Our center is a national hub for clinical expertise and cutting edge research in the diagnosis and treatment of hepatitis C. We have been treating patients with hepatitis C since 2014. Through a multidisciplinary team of physicians, pharmacists, and nurses, we are able to help our patients access the newest hepatitis C medications, which are curative and have minimal side effects. We offer Fibroscan imaging to all of our patients, which allows us to instantaneously characterize the health of their liver. In addition, we work closely with Hepatologists in UCSD’s Division of Gastroenterology and Hepatology to co-manage our patients with more advanced liver disease and who need ongoing liver care after their hepatitis C is cured.
Many patients have been exposed to hepatitis C but have never had any symptoms and do not know that they are infected. The following groups are strongly recommended to be tested for hepatitis C:
- Persons born between the years of 1945 and 1965
- Persons who have ever used injection drugs
- Persons with a history of intranasal illicit drug use
- Persons on long-term hemodialysis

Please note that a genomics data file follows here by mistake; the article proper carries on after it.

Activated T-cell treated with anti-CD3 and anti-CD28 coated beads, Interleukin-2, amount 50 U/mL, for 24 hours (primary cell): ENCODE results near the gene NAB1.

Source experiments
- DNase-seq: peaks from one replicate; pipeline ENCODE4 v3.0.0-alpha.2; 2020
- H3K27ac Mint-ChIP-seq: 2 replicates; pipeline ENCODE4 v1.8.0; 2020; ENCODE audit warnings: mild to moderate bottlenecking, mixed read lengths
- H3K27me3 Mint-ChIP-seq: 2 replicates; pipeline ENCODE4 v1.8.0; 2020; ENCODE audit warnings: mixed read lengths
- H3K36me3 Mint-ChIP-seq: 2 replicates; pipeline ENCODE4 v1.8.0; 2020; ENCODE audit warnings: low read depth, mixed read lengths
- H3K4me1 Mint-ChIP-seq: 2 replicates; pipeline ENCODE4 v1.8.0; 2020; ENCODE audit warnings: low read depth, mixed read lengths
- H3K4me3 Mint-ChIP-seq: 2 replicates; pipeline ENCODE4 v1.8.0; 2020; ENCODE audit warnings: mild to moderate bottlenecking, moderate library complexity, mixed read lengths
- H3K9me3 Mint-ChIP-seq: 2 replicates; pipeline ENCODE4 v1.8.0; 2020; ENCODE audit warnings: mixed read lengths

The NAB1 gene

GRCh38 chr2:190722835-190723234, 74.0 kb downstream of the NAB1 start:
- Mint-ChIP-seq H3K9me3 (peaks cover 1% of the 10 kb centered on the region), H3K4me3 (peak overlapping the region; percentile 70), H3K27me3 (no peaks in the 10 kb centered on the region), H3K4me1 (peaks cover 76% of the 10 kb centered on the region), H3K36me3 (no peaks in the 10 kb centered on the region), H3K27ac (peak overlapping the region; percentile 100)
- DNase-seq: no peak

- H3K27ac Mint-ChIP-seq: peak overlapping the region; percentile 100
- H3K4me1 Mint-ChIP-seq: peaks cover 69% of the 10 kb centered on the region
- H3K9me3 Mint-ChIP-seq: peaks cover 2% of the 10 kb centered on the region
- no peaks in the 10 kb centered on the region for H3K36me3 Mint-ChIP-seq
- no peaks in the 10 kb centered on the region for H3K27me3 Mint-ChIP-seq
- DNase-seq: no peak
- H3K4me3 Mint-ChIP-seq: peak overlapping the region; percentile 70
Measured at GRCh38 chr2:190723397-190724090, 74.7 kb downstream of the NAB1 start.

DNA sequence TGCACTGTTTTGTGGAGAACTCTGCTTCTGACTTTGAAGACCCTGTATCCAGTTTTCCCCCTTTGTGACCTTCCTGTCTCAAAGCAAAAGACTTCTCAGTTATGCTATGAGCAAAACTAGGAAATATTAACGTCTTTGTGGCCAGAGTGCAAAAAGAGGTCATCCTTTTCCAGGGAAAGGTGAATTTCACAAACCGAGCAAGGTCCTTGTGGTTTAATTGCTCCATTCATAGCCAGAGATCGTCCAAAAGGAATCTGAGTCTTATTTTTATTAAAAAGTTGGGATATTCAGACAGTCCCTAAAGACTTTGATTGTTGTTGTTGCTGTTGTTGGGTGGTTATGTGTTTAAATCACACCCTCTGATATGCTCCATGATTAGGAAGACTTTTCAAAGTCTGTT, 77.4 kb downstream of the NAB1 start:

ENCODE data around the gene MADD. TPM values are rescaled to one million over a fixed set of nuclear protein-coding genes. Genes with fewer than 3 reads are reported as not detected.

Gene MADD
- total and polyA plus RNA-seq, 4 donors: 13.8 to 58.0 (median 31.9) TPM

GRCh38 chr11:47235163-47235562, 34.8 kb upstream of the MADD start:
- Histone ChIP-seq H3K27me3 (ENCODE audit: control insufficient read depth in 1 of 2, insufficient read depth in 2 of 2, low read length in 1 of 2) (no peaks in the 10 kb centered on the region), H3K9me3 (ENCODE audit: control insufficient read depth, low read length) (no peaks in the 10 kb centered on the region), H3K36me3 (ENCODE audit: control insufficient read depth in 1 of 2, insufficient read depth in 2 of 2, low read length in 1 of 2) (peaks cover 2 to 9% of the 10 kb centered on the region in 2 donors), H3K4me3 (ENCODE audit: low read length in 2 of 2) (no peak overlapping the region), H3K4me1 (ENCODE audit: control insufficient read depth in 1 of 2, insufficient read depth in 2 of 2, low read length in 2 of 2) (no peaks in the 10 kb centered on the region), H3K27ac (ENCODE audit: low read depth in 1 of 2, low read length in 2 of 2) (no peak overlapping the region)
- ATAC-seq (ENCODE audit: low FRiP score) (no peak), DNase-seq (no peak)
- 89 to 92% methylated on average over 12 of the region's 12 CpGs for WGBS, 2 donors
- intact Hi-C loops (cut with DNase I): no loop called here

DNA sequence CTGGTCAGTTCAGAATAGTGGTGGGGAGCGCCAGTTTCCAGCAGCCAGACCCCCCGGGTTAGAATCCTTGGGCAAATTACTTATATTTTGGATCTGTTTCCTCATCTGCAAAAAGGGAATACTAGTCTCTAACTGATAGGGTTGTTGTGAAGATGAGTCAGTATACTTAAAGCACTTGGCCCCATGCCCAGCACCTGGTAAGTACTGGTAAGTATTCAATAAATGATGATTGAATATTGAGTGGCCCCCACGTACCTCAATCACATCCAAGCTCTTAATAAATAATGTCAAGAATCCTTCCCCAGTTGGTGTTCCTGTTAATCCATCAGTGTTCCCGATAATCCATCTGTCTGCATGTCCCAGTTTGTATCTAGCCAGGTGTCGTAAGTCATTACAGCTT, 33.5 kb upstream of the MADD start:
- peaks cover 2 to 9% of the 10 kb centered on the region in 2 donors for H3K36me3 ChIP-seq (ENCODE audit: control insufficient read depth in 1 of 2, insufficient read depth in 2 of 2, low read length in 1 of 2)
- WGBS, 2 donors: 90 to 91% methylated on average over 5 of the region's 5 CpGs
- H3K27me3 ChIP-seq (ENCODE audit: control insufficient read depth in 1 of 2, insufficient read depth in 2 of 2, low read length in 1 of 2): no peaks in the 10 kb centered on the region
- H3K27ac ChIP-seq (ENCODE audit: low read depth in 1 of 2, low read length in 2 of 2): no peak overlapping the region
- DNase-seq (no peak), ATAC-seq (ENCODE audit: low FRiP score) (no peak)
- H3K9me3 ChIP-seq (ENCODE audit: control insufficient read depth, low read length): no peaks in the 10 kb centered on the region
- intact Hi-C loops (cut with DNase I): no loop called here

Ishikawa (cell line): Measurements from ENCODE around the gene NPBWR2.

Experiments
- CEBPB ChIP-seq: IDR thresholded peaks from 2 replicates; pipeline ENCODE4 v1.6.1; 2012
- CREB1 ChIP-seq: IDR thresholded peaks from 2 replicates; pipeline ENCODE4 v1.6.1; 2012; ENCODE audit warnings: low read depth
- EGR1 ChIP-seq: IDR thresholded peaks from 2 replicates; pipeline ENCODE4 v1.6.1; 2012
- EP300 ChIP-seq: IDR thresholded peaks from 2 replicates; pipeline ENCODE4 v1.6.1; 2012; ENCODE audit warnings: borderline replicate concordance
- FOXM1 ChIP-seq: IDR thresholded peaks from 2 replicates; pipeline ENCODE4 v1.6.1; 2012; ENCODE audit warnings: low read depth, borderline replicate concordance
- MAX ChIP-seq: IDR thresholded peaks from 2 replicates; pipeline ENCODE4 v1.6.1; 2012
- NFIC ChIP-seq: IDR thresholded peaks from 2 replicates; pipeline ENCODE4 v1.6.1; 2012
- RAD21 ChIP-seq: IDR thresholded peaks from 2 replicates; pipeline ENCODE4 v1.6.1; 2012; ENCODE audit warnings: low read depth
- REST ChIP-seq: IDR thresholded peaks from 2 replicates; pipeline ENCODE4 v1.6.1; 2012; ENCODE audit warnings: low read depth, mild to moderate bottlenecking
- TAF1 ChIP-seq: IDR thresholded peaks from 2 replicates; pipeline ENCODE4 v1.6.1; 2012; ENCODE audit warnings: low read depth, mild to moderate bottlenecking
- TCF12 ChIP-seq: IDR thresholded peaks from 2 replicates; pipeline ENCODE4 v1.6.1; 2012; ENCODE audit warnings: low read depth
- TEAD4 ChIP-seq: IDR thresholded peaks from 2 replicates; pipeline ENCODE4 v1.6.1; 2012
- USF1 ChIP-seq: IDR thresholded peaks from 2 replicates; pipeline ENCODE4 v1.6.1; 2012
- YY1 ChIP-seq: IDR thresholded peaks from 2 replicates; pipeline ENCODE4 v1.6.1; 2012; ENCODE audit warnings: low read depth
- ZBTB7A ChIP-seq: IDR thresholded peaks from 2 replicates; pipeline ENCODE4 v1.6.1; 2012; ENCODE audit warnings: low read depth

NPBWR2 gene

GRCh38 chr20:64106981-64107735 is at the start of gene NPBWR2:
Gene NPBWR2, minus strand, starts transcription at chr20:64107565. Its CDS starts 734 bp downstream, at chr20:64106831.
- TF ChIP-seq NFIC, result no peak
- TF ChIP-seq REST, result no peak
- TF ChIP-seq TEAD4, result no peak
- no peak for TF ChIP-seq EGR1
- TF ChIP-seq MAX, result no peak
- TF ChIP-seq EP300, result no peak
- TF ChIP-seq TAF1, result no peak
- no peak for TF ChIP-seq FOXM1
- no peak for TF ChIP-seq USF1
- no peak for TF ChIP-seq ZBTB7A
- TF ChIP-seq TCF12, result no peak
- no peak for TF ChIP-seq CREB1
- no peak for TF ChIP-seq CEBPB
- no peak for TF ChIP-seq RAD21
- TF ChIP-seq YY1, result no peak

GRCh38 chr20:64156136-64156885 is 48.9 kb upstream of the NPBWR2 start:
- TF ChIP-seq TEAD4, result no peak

- Persons who received tattoos in an unregulated setting
- Children born to HCV-infected women
- Recipients of blood transfusions or organ transplantation before July, 1992
- Persons who were ever incarcerated
- Persons with HIV infection
- Persons with unexplained chronic liver disease
If you have not been tested for hepatitis C, talk to your physician about getting tested today. Treating and curing hepatitis C is our passion. If you have been diagnosed with hepatitis C please contact us for an appointment or ask you physician for a referral. Contact information:
UCSD Medical Center
200 West Arbor Dr. #8409
Medical Offices South, Third Floor
San Diego, CA 92103
The mission of the HOID Program, under the leadership of Dr. Randy Taplitz, is to provide and expand our expertise in clinical and academic aspects of infectious complications in stem cell transplant and hematology-oncology patients at University of California, San Diego.
Our key goals are to:
- Provide outstanding clinical Infectious Diseases expertise to this vulnerable patient population
- Provide seamless transitions of care from inpatient to outpatient environments in patients with cancer and infections
- Continue to develop a robust infrastructure to facilitate clinical trials and translational studies in this patient population, both to provide patients with cutting-edge care and to expand our overall knowledge of infections in cancer
- Develop standardized algorithms for prevention and treatment of infections in these patients
The HOID program has three full-time specialized physicians and three part-time specialized physicians involved in the inpatient care of Hematology-Oncology Infectious Diseases patients; and two physicians who care for these patients in the outpatient clinic at the Moore’s UCSD Cancer Center.